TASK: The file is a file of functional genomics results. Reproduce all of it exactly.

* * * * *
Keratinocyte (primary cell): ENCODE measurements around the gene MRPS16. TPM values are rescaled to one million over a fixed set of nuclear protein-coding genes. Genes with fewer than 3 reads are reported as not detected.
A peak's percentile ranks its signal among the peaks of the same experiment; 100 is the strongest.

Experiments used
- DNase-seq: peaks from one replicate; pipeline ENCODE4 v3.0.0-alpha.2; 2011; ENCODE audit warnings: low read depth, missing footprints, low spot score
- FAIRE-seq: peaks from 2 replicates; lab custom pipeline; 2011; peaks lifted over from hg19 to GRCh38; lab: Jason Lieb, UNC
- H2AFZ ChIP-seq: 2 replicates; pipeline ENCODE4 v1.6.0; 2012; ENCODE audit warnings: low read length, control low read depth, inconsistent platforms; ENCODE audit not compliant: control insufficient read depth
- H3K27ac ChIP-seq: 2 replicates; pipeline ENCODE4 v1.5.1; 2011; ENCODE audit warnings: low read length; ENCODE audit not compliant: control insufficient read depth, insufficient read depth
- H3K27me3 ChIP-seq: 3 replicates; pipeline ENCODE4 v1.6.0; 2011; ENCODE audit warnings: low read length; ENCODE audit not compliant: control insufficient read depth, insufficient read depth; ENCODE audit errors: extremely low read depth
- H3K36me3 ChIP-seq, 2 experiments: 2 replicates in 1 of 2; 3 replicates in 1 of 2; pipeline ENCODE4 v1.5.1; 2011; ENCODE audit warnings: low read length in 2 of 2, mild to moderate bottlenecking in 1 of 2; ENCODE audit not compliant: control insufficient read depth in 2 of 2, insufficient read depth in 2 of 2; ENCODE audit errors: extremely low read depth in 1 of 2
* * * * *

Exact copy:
Keratinocyte (primary cell): ENCODE measurements around the gene MRPS16. TPM values are rescaled to one million over a fixed set of nuclear protein-coding genes. Genes with fewer than 3 reads are reported as not detected.
A peak's percentile ranks its signal among the peaks of the same experiment; 100 is the strongest.

Experiments used
- DNase-seq: peaks from one replicate; pipeline ENCODE4 v3.0.0-alpha.2; 2011; ENCODE audit warnings: low read depth, missing footprints, low spot score
- FAIRE-seq: peaks from 2 replicates; lab custom pipeline; 2011; peaks lifted over from hg19 to GRCh38; lab: Jason Lieb, UNC
- H2AFZ ChIP-seq: 2 replicates; pipeline ENCODE4 v1.6.0; 2012; ENCODE audit warnings: low read length, control low read depth, inconsistent platforms; ENCODE audit not compliant: control insufficient read depth
- H3K27ac ChIP-seq: 2 replicates; pipeline ENCODE4 v1.5.1; 2011; ENCODE audit warnings: low read length; ENCODE audit not compliant: control insufficient read depth, insufficient read depth
- H3K27me3 ChIP-seq: 3 replicates; pipeline ENCODE4 v1.6.0; 2011; ENCODE audit warnings: low read length; ENCODE audit not compliant: control insufficient read depth, insufficient read depth; ENCODE audit errors: extremely low read depth
- H3K36me3 ChIP-seq, 2 experiments: 2 replicates in 1 of 2; 3 replicates in 1 of 2; pipeline ENCODE4 v1.5.1; 2011; ENCODE audit warnings: low read length in 2 of 2, mild to moderate bottlenecking in 1 of 2; ENCODE audit not compliant: control insufficient read depth in 2 of 2, insufficient read depth in 2 of 2; ENCODE audit errors: extremely low read depth in 1 of 2